My wife and I own and manage several apartments in our home town. We do our best to see it as a ministry, not just a business. Often we lease to persons with a poor credit rating because we think everyone deserves a decent place to live, no matter what their circumstances in life.At times we seek out tenants receiving Federal assistance (Section 8) from the local housing authority.
Recently one of our tenants moved out creating a vacancy. The townhome needed extensive cleaning and renovations. We did the cleaning and painting ourselves and hired contractors to replace the kitchen cabinets, counter tops and bathroom vanities. Another professional steam cleaned the rug. By the time we were done the place looked pretty good. We refuse to become ‘slum landlords,’ fixated on costs, unwilling to make repairs. Rather, we keep our properties clean and well maintained.
Over the weekend I set out two “for rent” signs and placed a free ad on the local university’s e-classifieds. Two hours later I started getting calls and emails. Within 24 hours I had shown the apartment to three families, who each filled out an application. However, I was drawn to one family in particular. Dawn (not her real name) is a single mother with two teenage children, a 13 year old daughter April and an 11 year old son Jack. She owns a home in an adjoining county but when her husband left her 18 months earlier, she began to struggle financially. Eventually, she could not keep up with the mortgage payments and the credit card debt he ran up before he left. On the advice of her lawyer, she plans to foreclose on her home and declare personal bankruptcy. She is hoping for a fresh start.
I checked her credit and references. Her credit score is abysmal but her character references were excellent. After some discussion of the various interested parties, we decided to rent her the apartment to help her get a fresh start. When I called to tell her this, she fell silent. I could hear her crying on the other end of the line. Finally, after regaining her composure, she said, “Thank you. This is an answer to prayer.” I explained I too had come through a painful divorce and understood her situation. Again, she choked up. We agreed to meet the next day to sign the lease after she got off work.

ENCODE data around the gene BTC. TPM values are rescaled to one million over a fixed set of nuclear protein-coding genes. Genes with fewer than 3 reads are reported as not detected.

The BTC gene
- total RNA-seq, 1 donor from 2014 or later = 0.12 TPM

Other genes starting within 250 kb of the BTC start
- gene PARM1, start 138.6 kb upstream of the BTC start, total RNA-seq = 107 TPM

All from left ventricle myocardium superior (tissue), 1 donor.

The next morning, I stopped by the townhome to mow the lawn one more time and to square away a few small items. When she arrived at the townhome that evening everything was in order. I oriented her to her new home and introduced her to her next door neighbor. She then signed the lease and paid the first month’s rent. When the formalities were over, I gave her a housewarming gift, a copy of Fifty Shades of Grace. I told her my story of divorce and deliverance was in the book. She was genuinely pleased and took it with her when she left to pick up her children.
I have given away more than a dozen copies of this wonderful book which contains amazing stories of God’s grace in the lives of 50 different authors. I’ve passed it on to friends, relatives and this tenant. I’ve given it as a birthday gift, a housewarming gift and just because I thought the person needed to be encouraged by inspirational stories of God’s grace. I just ordered three more copies and plan to give them to our neighbors. I’ve found that Grace is an amazing gift, both to give and to receive. I think you will too.
Steve Carpenter, MennoMedia Director of Development